No law schools that provide a J.D. degree completely via correspondence study are ABA-approved. Standard 306 outlines the instances in which online courses may be counted for credit toward the J.D. degree. Earning a J.D. degree completely via correspondence study may drastically limit an individuals ability to sit for the bar exam in many states. Contact the state board of examiners in the state(s) in which you are interested in being admitted to ascertain what limitations, if any, correspondence study will have on your ability to sit for the bar exam. Chart 3 of the Comprehensive Guide to Bar Admission Requirements addresses the Permitted Means of Legal Study.
For more information, visit the Section's Distance Education page.Except as provided in Standard 505 (Granting of J.D. Degree Credit for Prior Law Study) no credit can be given for toward a J.D. degree for coursework taken before a student has matriculated as a J.D student in an ABA-approved law school. [See Standard 311(e)]
GRANTING CREDIT FOR PRIOR LAW STUDY
Under Standard 505, credit may be given toward a J.D. degree for courses taken at another ABA-approved law school, at a state approved law school, or at a law school outside the United States. Credit hours for courses taken at a state approved law school or at a law school outside the United States are limited to one-third of the total credits required for graduation by the admitting law school. A student who is given credit for prior law study must also successfully complete all of the requirements for graduation at the admitting law school.
The Standards act only as a minimum guideline to schools’ policies. It is not only possible but probable that the school you wish to receive your degree from may have additional restrictions.
ABA Standards and Rules of Procedure for Approval of Law Schools
Standard 308 states that a law school may not establish a degree program other than its J.D. program without obtaining the Council's prior acquiescence. Additionally, a law school may not establish a degree program in addition to its J.D. program unless the school is fully approved.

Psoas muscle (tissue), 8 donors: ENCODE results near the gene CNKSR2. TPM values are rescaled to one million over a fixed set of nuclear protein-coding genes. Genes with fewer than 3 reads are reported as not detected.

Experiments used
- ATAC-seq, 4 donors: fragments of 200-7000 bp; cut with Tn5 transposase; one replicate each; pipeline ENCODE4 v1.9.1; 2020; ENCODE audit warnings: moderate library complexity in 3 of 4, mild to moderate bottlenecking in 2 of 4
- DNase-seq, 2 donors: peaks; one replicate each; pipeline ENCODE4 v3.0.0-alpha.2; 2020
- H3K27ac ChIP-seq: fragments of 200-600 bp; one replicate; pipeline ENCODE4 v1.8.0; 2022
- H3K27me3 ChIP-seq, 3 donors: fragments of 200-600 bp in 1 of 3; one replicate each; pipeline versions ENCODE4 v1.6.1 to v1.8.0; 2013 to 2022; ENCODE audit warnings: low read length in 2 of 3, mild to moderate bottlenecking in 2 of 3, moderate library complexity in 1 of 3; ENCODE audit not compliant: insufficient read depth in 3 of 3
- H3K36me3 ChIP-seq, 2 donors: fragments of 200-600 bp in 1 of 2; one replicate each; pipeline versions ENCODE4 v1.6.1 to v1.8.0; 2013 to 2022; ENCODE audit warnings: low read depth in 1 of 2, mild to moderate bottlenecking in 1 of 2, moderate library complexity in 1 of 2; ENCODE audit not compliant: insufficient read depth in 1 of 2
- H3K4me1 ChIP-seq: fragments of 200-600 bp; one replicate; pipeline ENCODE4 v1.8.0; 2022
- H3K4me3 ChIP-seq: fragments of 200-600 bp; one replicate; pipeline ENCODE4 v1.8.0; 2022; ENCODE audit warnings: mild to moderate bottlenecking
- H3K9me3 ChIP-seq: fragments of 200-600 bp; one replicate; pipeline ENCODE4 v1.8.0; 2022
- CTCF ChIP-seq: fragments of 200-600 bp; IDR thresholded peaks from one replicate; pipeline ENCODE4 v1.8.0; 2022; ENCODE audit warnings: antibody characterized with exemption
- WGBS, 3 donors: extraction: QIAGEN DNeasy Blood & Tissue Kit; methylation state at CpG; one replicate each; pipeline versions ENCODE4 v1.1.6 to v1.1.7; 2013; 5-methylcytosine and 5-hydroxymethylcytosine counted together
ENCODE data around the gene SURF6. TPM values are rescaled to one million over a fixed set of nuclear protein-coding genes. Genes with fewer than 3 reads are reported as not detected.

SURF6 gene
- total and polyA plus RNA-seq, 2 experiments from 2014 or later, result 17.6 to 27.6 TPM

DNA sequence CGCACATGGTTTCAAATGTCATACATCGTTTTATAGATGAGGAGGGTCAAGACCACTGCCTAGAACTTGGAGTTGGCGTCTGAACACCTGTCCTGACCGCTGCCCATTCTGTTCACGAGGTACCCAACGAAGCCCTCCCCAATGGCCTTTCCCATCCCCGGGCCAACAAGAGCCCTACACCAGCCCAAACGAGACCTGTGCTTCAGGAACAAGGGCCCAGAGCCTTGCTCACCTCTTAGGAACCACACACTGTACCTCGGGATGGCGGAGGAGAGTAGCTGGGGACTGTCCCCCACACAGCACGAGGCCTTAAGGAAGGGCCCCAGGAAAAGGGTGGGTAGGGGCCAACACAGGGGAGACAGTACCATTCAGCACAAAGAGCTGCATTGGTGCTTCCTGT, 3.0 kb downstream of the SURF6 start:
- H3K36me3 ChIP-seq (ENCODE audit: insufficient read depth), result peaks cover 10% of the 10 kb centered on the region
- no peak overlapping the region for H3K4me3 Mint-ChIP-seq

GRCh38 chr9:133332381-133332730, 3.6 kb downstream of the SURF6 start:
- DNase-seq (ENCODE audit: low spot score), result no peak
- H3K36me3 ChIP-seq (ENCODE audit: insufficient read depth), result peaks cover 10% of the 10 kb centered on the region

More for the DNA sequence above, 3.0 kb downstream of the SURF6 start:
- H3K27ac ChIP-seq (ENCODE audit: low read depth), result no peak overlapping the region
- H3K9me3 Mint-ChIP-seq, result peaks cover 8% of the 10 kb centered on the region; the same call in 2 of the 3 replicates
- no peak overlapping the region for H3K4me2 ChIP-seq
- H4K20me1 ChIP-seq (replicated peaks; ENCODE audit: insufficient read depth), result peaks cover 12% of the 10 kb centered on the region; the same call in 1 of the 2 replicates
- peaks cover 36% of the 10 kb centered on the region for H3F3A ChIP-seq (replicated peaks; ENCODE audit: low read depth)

ABA accreditation does not extend to any program supporting degrees other than the J.D. that may be granted by the law school. Rather, the content and requreiments of those degrees, such as an LL.M., are created by the law school itself and do not reflect any judgment by the ABA accrediting bodies regarding the quality of the program. Moreover, admission requirements for such programs, particularly with regard to foreign students, vary from school to school, and are not evaluated through the ABA accreditation process.
The Accreditation Committee and Council review post-J.D. degree programs only to determine whether the offering os such post-J.D. programs would have an adverse impact on the law school's ability to maintain its accreditation for the J.D. program. If no adverse impact in indicated, the Council "aquiesces" in the law school's decision to offer the non-J.D. program and degree.
LLM/Non-JD/Post-JD FAQs for Law Schools
LIST OF POST-J.D. AND NON-J.D PROGRAMS
A list of post-J.D. and non-J.D. programs that have received Council acquiescence can be found on the Section's Web site.
RANKING OF LAW SCHOOLS
No ranking or rating of law schools beyond the simple statement of their accreditation status is attempted or advocated by the official organizations in legal education. The American Bar Association and its Section of Legal Education and Admissions to the Bar have issued disclaimers of any law school ranking system. Prospective law students should consider a variety of factors in making their choice among schools:Evaluating Law Schools
Standard 304(f), which restricted student employment to 20 hours per week, was eliminated in 2014. ABA-approved law schools may continue to retain a student employment rule even though it is no longer required by the Standards.